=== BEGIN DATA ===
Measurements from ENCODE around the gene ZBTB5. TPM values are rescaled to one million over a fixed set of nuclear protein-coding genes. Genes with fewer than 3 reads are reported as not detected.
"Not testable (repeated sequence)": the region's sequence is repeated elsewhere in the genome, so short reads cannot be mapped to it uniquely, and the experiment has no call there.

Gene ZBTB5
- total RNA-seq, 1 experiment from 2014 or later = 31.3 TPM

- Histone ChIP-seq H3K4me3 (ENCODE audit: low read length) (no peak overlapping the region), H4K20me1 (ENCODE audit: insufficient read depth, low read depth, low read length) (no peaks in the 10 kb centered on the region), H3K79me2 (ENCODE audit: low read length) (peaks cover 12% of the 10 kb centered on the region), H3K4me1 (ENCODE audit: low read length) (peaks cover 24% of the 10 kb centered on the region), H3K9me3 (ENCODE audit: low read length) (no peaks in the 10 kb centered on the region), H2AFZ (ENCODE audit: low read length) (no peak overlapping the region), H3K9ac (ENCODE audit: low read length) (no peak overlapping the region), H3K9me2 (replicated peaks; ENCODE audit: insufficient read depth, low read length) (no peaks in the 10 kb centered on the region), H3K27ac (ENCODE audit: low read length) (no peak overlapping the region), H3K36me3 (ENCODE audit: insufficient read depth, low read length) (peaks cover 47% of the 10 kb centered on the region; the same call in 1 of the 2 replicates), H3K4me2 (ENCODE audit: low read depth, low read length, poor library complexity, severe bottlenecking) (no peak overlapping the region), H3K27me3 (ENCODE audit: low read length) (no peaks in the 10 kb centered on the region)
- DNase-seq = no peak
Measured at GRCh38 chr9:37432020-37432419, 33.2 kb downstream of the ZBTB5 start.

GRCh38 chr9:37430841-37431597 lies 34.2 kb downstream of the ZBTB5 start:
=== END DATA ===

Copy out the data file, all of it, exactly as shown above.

Measurements from ENCODE around the gene ZBTB5. TPM values are rescaled to one million over a fixed set of nuclear protein-coding genes. Genes with fewer than 3 reads are reported as not detected.
"Not testable (repeated sequence)": the region's sequence is repeated elsewhere in the genome, so short reads cannot be mapped to it uniquely, and the experiment has no call there.

Gene ZBTB5
- total RNA-seq, 1 experiment from 2014 or later = 31.3 TPM

- Histone ChIP-seq H3K4me3 (ENCODE audit: low read length) (no peak overlapping the region), H4K20me1 (ENCODE audit: insufficient read depth, low read depth, low read length) (no peaks in the 10 kb centered on the region), H3K79me2 (ENCODE audit: low read length) (peaks cover 12% of the 10 kb centered on the region), H3K4me1 (ENCODE audit: low read length) (peaks cover 24% of the 10 kb centered on the region), H3K9me3 (ENCODE audit: low read length) (no peaks in the 10 kb centered on the region), H2AFZ (ENCODE audit: low read length) (no peak overlapping the region), H3K9ac (ENCODE audit: low read length) (no peak overlapping the region), H3K9me2 (replicated peaks; ENCODE audit: insufficient read depth, low read length) (no peaks in the 10 kb centered on the region), H3K27ac (ENCODE audit: low read length) (no peak overlapping the region), H3K36me3 (ENCODE audit: insufficient read depth, low read length) (peaks cover 47% of the 10 kb centered on the region; the same call in 1 of the 2 replicates), H3K4me2 (ENCODE audit: low read depth, low read length, poor library complexity, severe bottlenecking) (no peak overlapping the region), H3K27me3 (ENCODE audit: low read length) (no peaks in the 10 kb centered on the region)
- DNase-seq = no peak
Measured at GRCh38 chr9:37432020-37432419, 33.2 kb downstream of the ZBTB5 start.

GRCh38 chr9:37430841-37431597 lies 34.2 kb downstream of the ZBTB5 start: